ABM Treaty still lives, say congressmen who sue to undo its 'unconstitutional' knifing by Bush without OK of Congress

A WALL news report

    Although President George W. Bush may consider the Anti-Ballistic Missile Limitation Treaty of 1972 (ABM Treaty) dead as of the 13th of June, 33 members of Congress headed by Rep. Dennis J. Kucinich (D-OH) maintain that it is still legally alive.

    A lawsuit was filed against President Bush, Secretary of State Colin L. Powell, and Secretary of Defense Donald H. Rumsfeld on June 11. Congressmen asked the U.S. District Court in Washington, DC, to declare Bush's action in terminating the treaty without congressional authorization unconstitutional. Bush's six-month termination notice to Russia expired as June 13 arrived.

    "This is a case arguing that the president does not have the authority under the Constitution to terminate a treaty without a majority of both houses of Congress or two-thirds of the Senate," said Peter Weiss, the lead attorney, a constitutional lawyer of New York City, in a telephone conversation.

    The 33 plaintiffs, all representatives, include nine from California, four from New York, and three each from Illinois and Ohio. All are Democrats except for one independent, from Vermont.

    The Californians are Rep. Bob Filner of Chula Vista; Reps. Hilda Solis, Maxine Waters, and Dianne Watson, all of Los Angeles; Rep. Lynn Woolsey of Marin and Sonoma Counties; Rep. Sam Farr of Monterey, Salinas, and Santa Cruz; and Reps. Barbara Lee, George Miller, and Fortney H. (Pete) Stark, all from the Oakland-East Bay area. (Others are listed below.)

    Rep. Kucinich, the lead plaintiff, from Cleveland, Ohio, has introduced bills to ban "the weaponization of space" and to establish a U.S. "Department of Peace."

    Senators such as Russell D. Feingold (D-WI) who had thought of joining the suit were forbidden to do so by the Senate Select Committee on Ethics, headed by Senator Harry Reid (D-NV). The reason given had to do with legal services that the lawyers had offered without charge

The complaint

    Pointing out that the issue of presidential termination of treaties has never been decided by the courts, the "Complaint for Declaratory Relief" calls the issue "of supreme importance to the constitutional framework of this nation as well as the treaty-based system of international law."

    The complaint refers to "ample evidence that the Framers intended Congress to have a role in the termination as well as the making of treaties."

    It charges that President Bush's "proposed termination" of the ABM Treaty on his own violates the treaty power in Article II, Section 2, of the Constitution and "is inconsistent with two centuries of practice and with the overall design of separation of powers and checks and balances of the Constitution."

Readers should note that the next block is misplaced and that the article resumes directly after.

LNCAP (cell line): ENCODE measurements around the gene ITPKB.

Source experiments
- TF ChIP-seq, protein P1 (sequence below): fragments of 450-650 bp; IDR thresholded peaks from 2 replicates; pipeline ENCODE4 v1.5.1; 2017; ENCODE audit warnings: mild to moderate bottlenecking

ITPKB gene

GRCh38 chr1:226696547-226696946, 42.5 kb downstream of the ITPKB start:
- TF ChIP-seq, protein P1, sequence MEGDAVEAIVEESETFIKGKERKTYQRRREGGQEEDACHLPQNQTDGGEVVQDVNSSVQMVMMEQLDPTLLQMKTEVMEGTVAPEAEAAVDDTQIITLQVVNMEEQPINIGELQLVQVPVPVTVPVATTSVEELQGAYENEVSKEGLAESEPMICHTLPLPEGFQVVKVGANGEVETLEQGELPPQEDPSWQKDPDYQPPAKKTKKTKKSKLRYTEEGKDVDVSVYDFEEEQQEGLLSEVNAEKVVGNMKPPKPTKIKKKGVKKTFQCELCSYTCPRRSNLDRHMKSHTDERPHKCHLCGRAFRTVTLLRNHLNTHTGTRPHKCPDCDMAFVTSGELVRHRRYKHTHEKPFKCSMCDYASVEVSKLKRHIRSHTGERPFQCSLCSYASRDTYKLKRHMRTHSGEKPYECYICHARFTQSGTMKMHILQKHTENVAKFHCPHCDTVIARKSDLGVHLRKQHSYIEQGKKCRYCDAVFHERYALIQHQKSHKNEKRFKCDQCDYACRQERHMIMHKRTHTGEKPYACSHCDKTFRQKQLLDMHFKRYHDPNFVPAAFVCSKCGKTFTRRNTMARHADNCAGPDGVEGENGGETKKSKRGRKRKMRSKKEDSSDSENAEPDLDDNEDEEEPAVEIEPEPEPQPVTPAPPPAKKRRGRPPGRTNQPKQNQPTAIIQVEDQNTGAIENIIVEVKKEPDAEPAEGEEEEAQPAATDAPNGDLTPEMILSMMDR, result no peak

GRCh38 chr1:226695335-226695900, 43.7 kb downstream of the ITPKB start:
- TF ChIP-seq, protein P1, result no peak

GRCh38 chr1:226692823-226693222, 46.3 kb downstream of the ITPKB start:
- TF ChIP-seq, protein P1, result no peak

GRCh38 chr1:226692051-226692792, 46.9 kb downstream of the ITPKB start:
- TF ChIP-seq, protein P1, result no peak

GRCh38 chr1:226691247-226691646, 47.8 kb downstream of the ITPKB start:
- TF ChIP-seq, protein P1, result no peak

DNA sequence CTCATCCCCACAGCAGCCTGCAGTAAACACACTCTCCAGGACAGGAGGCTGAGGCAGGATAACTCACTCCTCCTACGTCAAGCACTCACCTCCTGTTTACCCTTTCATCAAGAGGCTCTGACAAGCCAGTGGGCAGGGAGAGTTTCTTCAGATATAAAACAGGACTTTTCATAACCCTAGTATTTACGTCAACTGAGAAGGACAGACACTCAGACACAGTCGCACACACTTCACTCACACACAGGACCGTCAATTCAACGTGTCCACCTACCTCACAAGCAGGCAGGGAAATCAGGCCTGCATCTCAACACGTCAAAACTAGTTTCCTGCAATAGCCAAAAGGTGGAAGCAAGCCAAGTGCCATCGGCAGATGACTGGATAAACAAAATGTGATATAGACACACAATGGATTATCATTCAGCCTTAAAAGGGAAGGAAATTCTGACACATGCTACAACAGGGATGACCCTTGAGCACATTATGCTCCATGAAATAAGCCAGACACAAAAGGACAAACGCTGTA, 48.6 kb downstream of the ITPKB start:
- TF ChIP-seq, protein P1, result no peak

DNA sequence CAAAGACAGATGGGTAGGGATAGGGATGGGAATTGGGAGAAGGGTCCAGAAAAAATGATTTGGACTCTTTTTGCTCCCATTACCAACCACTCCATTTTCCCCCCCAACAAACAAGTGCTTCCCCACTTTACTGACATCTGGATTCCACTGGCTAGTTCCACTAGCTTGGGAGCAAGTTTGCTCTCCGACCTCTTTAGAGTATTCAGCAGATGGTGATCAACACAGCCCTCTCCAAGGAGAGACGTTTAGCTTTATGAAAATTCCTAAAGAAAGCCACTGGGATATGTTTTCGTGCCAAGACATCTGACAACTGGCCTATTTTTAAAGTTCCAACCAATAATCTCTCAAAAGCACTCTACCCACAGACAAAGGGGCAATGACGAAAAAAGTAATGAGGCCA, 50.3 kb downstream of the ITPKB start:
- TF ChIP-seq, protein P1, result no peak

Furthermore, the complaint charges, "Since treaties have the status of laws, the President's proposed termination of the ABM Treaty without the assent of Congress violates Article II, Section 3, of the Constitution, which obliges the President to take care that the laws be faithfully executed."

    The plaintiffs seek a court order with two main parts:

    "(a) Declaring that the President's withdrawal from the ABM Treaty is without force and effect until such time as the President has requested and received the assent of a majority of both Houses of Congress or two thirds of the Senate;

    "(b) Ordering that the Secretary of State, the Secretary of Defense and their subordinate officers are enjoined from taking any action in violation of the ABM Treaty until its termination has received the assent of a majority of both Houses of Congress or two thirds of the Senate."

Groups in California initiated movement

    The suit is the latest development in a movement spearheaded by two groups in northern California. The War and Law League (WALL -- www.warandlaw.homestead.com) had taken a position identical to that of the plaintiffs in communications with Congress, starting in mid-December. WALL and the Nuclear Peace Action Group, centered in San Francisco and Mendocino respectively, secured nearly 5,000 names on petitions.

    Most of WALL's petitions, addressed to Senators Barbara Boxer and Dianne Feinstein (an ABM Treaty supporter), were delivered to them in Washington June 5 by Harry A. Scott of Hayward, Calif., WALL's treaty committee chairman. They were headed, "Stop Bush's bid for one-man rule! A president cannot lawfully scrap treaties on his own." Seeking a resolution affirming congressional treaty authority, or at least Senate hearings, WALL argued: